In the autobiography of George Carey, the former Archbishop of Canterbury. Soon after he became a Christian he was called up to do his National Service in the Royal Air Force. He writes that the first test of his Christian discipleship was to follow the advice of his vicar which he found quite daunting: “George,” he said, “you must disclose that you are a Christian right from the start. Don’t be ashamed of your faith. When the lights go out, kneel by your bed and say your prayers.” He goes on to write that: “This seemed easy enough to agree to when in church, but I confess that as I surveyed the crowded billet on my first evening, with the good-natured banter of high-spirited young men all around me, my resolved wavered. Nevertheless, taking a deep breath, I knelt and spent several minutes in prayer.”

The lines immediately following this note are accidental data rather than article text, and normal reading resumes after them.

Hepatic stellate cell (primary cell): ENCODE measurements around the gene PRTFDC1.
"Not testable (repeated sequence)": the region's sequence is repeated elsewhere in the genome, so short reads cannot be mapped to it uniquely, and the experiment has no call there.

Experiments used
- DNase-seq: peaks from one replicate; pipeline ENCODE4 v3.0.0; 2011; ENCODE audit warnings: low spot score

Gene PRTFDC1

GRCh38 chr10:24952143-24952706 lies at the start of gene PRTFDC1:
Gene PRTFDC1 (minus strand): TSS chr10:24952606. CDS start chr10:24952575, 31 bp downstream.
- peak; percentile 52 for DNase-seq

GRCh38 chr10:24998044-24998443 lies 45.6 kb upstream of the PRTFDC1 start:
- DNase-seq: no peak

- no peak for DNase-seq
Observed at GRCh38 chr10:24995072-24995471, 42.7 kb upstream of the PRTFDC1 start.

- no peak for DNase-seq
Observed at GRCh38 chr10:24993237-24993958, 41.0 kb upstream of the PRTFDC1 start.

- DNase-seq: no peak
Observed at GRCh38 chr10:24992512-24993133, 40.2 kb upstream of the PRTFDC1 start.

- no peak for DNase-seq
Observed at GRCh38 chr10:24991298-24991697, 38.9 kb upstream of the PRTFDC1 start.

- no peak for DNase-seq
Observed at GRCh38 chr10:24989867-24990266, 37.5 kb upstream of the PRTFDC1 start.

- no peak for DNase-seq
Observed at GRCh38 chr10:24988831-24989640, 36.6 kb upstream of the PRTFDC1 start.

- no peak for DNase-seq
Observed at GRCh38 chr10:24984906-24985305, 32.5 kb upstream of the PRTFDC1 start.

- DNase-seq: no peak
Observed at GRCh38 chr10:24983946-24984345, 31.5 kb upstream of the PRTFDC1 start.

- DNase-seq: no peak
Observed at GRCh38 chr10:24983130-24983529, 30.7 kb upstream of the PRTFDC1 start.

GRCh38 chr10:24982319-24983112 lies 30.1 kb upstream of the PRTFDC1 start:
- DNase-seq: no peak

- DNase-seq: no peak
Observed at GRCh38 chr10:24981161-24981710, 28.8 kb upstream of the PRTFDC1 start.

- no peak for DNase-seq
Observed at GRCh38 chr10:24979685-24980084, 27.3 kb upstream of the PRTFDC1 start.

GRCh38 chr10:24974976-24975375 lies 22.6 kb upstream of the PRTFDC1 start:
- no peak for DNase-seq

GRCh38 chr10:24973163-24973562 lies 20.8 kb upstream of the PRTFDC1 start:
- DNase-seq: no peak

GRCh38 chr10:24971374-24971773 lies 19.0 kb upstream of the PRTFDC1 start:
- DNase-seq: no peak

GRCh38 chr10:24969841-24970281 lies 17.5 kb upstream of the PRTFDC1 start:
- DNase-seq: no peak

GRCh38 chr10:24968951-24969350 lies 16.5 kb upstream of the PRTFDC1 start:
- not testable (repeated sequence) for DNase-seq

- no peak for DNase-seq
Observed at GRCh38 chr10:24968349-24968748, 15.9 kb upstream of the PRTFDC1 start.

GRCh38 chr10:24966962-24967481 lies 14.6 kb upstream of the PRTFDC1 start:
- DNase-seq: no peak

This unspoken testimony, certainly not lacking in courage, was noticed by his fellow recruits, and was helpful to several other of the young men who next day also declared themselves to be practicing Christians.